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Rely on Infrastructure Provider for encryption-at-rest

  • Status: accepted
  • Deciders: arch meeting
  • Date: 2023-05-11

Context and Problem Statement

A reason why people want encryption-at-rest is to add another safeguard to data confidentiality. Encryption-at-rest is a must have for phones and laptops as they can easily be stolen or get lost. However, in our opinion, it is a nice-to-have addition for servers, which are supposed to be in a physically protected and secure data-center, with the disks being safely disposed. The same should be true if the Infrastructure Provideroffers object storage - the disks comprising the storage layer should be nicely tucked away deep inside a secure data-center.

Anyhow, we are sometimes asked by Application Developers on why we don't simply do full-disk encryption at the VM level, using something like cryptsetup, or why we don't always encrypt data before it is shipped to object storage. Furthermore, some Application Developers require that all data is encrypted-at-rest. How should we in Compliant Kubernetes handle encryption-at-rest both for VMs and object storage?

Decision Drivers

  • We want to avoid security theatre.
  • We want to avoid operational complexity.
  • We want to avoid cloud-provider dependent implementation sprawl.
  • We want to make Application Developers that require encryption-at-rest happy.

Considered Options

VM disk encryption:

  1. Store the encryption key on the VM's /boot disk. This is obvious security theatre. For example, if server disks are stolen, the VM's data is in the hands of the thief.
  2. Let admins type the encryption key on the VM's console. Asking admins to do this is time-consuming, error-prone, effectively jeopardizing uptime. Instead, Compliant Kubernetes recommends automatic VM reboots during application "quiet times", such as at night, to ensure the OS is patched without sacrificing uptime.
  3. Let the VM pull the encryption key via instance metadata or instance configuration. This would imply storing the encryption key on the Infrastructure Provider. If the Infrastructure Provider doesn't have encryption-at-rest, then the encryption key is also stored unencrypted, likely on the same server as the VM is running. Hence, this quickly ends up being security theatre.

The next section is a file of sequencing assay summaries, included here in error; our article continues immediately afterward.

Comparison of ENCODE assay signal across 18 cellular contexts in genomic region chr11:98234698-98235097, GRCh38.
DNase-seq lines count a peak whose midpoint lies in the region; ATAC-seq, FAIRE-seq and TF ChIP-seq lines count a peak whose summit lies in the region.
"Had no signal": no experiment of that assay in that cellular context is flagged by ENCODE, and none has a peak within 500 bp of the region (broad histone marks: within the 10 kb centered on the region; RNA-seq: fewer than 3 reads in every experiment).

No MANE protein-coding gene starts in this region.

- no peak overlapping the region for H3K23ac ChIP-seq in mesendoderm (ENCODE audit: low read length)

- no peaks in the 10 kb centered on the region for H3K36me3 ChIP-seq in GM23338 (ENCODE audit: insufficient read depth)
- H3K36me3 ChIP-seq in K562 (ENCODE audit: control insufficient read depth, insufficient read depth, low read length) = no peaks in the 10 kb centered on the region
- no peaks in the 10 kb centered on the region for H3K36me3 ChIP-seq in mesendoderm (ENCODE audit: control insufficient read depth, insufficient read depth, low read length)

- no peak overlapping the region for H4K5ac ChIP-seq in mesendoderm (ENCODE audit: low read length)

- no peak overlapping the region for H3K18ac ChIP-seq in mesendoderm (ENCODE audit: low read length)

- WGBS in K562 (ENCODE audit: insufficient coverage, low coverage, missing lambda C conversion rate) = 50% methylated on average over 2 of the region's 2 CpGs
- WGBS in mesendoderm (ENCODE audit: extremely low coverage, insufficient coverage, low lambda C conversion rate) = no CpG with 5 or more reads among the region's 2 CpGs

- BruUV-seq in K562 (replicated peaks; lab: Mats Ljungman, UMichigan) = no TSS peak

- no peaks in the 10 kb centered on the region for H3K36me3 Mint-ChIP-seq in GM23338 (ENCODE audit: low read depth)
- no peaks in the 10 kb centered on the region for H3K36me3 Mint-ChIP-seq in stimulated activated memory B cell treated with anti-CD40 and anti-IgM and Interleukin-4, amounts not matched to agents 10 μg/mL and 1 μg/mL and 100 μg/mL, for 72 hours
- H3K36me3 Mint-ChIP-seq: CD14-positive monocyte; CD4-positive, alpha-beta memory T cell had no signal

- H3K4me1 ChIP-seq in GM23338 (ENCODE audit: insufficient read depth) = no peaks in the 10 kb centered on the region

4. Let the VM pull the encryption key from an external location which features encryption-at-rest. This would imply that the VM needs some kind of credentials to authenticate to the external location. Again these credentials are stored unencrypted on the Infrastructure Provider, so we are back to option 3.
  5. Rely on Infrastructure Provider to provide encryption-at-rest.

Object storage encryption:

  1. Encrypt data before shipping to object storage. This is not doable since not all applications that interacts with object storage in Compliant Kubernetes supports this. Using a proxy gateway that can handle the encryption could have been a solution, however the only tool that we've found, MinIO Gateway, has been deprecated.
  2. Encrypt data using server-side-encryption. In Compliant Kubernetes we use Openstack Swift and the S3 API when interacting with object storage. Openstack swift has no notion of server-side encryption where the data is encrypted at rest with a user provided key. The S3 API has server-side encryption but again some applications in Compliant Kubernetes lacks the features necessary to leverage it.
  3. Rely on Infrastructure Provider to provide encryption-at-rest.

Decision Outcome

Chosen options:

  • VM disk encryption: "Rely on Infrastructure Provider to provide encryption-at-rest".
  • Object storage encryption: "Rely on Infrastructure Provider to provide encryption-at-rest".

Positive Consequences

  • We can offer encryption-at-rest for Application Developers that require it.
  • We don't increase the operational complexity.
  • We avoid security theatre.

Negative Consequences

  • We limit what Infrastructure Providers Application Developers can choose if they require encryption-at-rest.